Comparison of Fibreglass and Rigid Foam Insulation21 October 2020
Home improvement stores have fibreglass and rigid foam for residential use. While there is some overlap of applications, each tends to have its own best areas of usage. For example, rigid foam is commonly used for basement wall insulation because it resists the moisture given off by basement masonry walls. Fibreglass batts, on the other hand, are typically used to insulate between wall studs, floor and ceiling joists, and roof rafters. Here is an in-depth comparison of the two.
Definitions of Fibreglass and Rigid Foam Insulation
These are panels of rigid foam, sold in 4-by-8-foot sheets in a variety of thicknesses from 1/4 to 2 inches. It is also sold in large bundled panels, joined at the ends accordion-style for use as an exterior sheathing material. Rigid foam insulation uses one of three materials: high-quality, green-friendly polyisocyanurate; extruded polystyrene; or expanded polystyrene.
Fibreglass insulation consists of tightly packed long rolls or individual batts (single unrolled pieces) of spun fibreglass fibres. In contrast to rigid foam, fibreglass is soft and flexible. The millions of air pockets in fibreglass insulation provide a superior thermal barrier but fibreglass can also trap moisture, leading to mould and mildew growth.
Uses for Rigid Foam Insulation
Exterior Continuous Insulation: Rigid foam can be used as sheathing—a continuous layer of insulation on wall exteriors attached before the installation of house wrap and siding.
Basements: Indoors, rigid foam is the material of choice on walls where the insulation will be touching masonry. Mostly, this means the exterior walls in basement build-outs, except for daylight-facing walls, such as are found in walk-out basements. Rigid foam stands up to moisture better than fibreglass.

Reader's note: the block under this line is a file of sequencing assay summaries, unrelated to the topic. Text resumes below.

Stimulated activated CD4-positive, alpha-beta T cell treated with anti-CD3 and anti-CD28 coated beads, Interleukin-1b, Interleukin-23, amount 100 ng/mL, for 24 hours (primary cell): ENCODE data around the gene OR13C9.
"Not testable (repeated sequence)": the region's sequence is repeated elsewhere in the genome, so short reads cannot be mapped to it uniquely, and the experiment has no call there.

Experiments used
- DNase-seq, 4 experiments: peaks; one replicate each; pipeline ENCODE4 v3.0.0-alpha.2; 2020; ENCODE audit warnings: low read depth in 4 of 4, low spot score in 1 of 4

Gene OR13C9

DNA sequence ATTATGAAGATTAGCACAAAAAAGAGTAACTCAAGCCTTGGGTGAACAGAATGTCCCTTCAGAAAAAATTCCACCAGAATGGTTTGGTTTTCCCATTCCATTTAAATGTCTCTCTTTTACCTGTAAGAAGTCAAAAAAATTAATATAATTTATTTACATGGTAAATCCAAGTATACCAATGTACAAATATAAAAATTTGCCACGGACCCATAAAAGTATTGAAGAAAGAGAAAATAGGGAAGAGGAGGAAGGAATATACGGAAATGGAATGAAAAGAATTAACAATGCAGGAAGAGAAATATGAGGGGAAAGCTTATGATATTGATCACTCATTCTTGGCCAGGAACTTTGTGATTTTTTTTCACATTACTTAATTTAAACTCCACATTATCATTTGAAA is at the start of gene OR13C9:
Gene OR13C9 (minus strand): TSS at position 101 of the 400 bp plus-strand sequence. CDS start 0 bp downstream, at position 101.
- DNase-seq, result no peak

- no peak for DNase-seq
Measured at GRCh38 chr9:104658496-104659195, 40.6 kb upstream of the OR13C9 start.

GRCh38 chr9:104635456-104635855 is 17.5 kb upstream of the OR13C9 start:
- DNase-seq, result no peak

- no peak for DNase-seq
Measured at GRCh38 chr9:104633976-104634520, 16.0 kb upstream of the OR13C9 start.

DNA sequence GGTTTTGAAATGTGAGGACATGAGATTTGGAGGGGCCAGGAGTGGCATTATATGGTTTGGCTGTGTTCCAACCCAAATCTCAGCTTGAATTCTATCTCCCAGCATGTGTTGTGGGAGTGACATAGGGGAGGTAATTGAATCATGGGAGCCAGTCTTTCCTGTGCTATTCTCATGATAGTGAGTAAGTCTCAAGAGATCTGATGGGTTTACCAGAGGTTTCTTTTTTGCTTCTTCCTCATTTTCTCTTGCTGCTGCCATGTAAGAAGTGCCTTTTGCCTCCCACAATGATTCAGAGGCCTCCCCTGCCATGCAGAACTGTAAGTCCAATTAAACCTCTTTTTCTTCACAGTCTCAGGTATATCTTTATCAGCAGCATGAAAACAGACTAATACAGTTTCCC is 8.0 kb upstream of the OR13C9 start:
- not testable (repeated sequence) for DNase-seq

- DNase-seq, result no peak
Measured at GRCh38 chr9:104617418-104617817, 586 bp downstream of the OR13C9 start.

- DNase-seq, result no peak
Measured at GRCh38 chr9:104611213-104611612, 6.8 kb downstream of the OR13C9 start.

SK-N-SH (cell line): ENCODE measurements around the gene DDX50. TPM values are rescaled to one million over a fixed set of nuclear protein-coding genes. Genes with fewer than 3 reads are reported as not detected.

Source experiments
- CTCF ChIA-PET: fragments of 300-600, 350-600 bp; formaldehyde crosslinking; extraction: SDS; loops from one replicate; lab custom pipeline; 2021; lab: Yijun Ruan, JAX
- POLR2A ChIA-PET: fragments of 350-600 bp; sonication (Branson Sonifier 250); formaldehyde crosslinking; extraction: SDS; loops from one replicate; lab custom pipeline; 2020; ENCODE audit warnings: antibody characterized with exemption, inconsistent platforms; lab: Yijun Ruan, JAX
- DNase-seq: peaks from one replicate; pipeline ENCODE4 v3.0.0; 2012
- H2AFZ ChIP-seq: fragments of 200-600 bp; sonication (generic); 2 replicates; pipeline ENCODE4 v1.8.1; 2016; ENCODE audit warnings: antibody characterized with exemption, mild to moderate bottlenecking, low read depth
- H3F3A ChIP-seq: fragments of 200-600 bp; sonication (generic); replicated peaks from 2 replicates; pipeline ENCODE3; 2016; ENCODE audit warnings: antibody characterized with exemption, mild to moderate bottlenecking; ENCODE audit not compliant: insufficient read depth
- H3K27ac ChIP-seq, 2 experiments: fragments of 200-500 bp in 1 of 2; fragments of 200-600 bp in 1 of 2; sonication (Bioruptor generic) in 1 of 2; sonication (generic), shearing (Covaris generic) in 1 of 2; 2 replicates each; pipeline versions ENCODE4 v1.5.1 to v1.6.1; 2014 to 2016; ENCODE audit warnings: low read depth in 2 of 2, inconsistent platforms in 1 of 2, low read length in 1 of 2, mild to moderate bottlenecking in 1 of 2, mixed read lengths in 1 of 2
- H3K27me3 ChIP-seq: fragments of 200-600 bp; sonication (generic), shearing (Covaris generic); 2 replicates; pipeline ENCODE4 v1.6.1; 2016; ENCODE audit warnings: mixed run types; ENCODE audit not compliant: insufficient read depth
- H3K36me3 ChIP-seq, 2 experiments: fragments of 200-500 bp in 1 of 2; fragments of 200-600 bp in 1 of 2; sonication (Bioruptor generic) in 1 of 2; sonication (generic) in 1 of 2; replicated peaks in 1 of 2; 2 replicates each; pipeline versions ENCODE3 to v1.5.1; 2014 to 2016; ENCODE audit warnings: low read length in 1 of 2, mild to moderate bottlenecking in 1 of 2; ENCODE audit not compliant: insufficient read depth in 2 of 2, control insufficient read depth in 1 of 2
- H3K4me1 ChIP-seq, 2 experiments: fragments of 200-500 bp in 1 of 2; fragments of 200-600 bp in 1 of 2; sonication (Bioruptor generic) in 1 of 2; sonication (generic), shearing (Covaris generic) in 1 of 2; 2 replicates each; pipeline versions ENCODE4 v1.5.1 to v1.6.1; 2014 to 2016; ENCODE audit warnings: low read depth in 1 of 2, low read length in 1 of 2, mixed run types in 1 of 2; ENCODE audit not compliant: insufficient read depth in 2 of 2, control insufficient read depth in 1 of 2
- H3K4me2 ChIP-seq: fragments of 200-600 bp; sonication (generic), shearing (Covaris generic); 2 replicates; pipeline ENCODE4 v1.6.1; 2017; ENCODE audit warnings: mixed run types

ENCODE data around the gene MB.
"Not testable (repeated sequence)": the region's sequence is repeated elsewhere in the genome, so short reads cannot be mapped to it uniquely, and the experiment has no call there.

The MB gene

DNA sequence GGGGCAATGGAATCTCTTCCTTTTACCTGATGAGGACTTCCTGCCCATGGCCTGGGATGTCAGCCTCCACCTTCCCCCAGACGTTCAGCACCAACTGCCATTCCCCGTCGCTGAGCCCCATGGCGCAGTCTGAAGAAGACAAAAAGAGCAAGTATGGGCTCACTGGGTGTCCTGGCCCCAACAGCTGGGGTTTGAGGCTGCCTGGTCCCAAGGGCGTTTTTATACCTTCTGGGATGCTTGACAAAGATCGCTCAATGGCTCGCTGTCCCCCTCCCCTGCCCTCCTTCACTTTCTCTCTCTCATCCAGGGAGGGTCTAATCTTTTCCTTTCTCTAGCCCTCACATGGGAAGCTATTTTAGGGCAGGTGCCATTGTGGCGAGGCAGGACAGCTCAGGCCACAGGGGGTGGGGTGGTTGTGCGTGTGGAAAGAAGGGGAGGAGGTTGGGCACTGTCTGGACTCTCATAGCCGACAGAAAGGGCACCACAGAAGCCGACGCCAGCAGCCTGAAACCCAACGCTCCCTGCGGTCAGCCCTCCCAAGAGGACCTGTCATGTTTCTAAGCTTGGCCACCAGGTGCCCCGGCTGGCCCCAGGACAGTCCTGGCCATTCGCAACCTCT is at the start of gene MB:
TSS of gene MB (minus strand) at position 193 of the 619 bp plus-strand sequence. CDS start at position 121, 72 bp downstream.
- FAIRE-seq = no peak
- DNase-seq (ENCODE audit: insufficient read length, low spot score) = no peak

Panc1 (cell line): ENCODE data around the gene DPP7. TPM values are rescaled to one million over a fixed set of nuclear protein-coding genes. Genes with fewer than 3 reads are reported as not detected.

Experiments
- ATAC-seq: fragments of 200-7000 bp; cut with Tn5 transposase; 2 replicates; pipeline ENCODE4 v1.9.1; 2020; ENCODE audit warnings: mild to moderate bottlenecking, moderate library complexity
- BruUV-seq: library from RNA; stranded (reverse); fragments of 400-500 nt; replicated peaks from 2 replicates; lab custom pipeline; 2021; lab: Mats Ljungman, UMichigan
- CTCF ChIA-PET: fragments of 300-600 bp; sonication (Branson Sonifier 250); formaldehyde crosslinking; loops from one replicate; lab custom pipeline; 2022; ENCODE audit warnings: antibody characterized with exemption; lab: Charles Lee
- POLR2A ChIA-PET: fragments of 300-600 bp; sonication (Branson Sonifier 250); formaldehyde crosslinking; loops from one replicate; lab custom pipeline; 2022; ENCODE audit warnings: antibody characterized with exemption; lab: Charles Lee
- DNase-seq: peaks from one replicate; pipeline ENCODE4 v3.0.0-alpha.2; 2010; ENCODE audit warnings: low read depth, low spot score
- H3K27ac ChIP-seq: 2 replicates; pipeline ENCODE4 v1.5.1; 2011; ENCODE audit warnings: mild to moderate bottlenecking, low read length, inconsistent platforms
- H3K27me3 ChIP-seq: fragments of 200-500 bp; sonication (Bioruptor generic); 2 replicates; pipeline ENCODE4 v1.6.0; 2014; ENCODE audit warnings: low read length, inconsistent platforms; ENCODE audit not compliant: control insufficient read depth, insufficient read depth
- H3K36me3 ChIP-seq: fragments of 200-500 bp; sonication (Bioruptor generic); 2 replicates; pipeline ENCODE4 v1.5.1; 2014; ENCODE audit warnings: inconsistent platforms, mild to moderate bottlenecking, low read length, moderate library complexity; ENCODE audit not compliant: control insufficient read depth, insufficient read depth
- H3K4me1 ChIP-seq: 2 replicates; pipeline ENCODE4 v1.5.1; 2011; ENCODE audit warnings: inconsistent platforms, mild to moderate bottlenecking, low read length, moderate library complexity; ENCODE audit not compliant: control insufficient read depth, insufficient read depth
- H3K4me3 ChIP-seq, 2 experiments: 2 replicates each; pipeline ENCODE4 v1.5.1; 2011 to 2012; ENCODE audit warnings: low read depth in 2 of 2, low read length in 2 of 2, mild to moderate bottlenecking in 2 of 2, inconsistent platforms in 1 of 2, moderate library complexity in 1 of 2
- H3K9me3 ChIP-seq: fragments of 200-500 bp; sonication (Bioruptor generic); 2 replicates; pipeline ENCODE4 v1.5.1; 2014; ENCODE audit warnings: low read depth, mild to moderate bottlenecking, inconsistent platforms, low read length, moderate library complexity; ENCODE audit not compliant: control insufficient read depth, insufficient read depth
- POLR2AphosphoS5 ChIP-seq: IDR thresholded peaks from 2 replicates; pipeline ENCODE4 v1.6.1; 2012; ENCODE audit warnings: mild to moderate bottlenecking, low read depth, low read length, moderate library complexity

Radiant Heat Floors: Rigid foam is used as a thermal barrier underneath radiant floor heating systems.
Rim Joists: Rim joists, which are around the edge of a foundation, can be insulated with rigid foam blocks cut to fill the space and caulked in place. If concrete blocks have open cavities, they should be stuffed with loosely packed fibreglass insulation.
Uses for Fibreglass Insulation
Exterior Walls: Rolled fibreglass insulation’s main duty is to fill the cavities of above-grade (non-basement) exterior walls when those walls are accessible from the inside. During new construction or major remodelling projects when wall surfaces are not yet installed, faced fibreglass batts are the insulation of choice.
Attics: Thick batts or rolls of fibreglass do an outstanding job of insulating the attic by preventing heat loss through the ceiling and roof. Faced batts are often installed between joists, unfaced batts can be laid across the tops of joists.
Floors: Joist cavities above unheated crawlspaces or unheated basements are often insulated with fibreglass batts. Between two- or three-story homes, fibreglass insulation in the floors will deaden sound transmission.
Rim Joists: The joist spaces above foundations can be filled with loosely packed fibreglass insulation to prevent heat loss. Sometimes, it is in conjunction with rigid foam, with fibreglass used to fill the void spaces at the top of concrete block walls, and blocks of rigid foam then used to block off the joist cavities above the foundation walls.
Wallender, L. (2020, January 07). Comparing Fiberglass Insulation and Rigid Foam Insulation. Retrieved October 14, 2020, from The Spruce: https://www.thespruce.com/fiberglass-vs-rigid-foam-insulation-3860844
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